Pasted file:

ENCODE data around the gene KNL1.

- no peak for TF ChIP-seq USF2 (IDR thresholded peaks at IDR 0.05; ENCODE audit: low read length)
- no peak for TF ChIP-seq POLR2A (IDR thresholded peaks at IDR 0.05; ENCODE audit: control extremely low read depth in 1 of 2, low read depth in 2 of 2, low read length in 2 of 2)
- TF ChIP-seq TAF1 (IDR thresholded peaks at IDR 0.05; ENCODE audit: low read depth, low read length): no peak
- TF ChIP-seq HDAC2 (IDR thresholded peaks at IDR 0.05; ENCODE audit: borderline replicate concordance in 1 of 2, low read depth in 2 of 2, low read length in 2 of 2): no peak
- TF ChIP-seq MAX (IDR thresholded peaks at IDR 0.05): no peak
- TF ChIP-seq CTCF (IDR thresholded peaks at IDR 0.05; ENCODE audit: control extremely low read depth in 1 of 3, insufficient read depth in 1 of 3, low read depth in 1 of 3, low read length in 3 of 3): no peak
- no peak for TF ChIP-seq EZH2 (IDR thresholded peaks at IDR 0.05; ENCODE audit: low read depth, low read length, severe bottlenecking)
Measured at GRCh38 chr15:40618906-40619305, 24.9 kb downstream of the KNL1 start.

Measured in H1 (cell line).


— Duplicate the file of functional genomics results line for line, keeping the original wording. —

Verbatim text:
ENCODE data around the gene KNL1.

- no peak for TF ChIP-seq USF2 (IDR thresholded peaks at IDR 0.05; ENCODE audit: low read length)
- no peak for TF ChIP-seq POLR2A (IDR thresholded peaks at IDR 0.05; ENCODE audit: control extremely low read depth in 1 of 2, low read depth in 2 of 2, low read length in 2 of 2)
- TF ChIP-seq TAF1 (IDR thresholded peaks at IDR 0.05; ENCODE audit: low read depth, low read length): no peak
- TF ChIP-seq HDAC2 (IDR thresholded peaks at IDR 0.05; ENCODE audit: borderline replicate concordance in 1 of 2, low read depth in 2 of 2, low read length in 2 of 2): no peak
- TF ChIP-seq MAX (IDR thresholded peaks at IDR 0.05): no peak
- TF ChIP-seq CTCF (IDR thresholded peaks at IDR 0.05; ENCODE audit: control extremely low read depth in 1 of 3, insufficient read depth in 1 of 3, low read depth in 1 of 3, low read length in 3 of 3): no peak
- no peak for TF ChIP-seq EZH2 (IDR thresholded peaks at IDR 0.05; ENCODE audit: low read depth, low read length, severe bottlenecking)
Measured at GRCh38 chr15:40618906-40619305, 24.9 kb downstream of the KNL1 start.

Measured in H1 (cell line).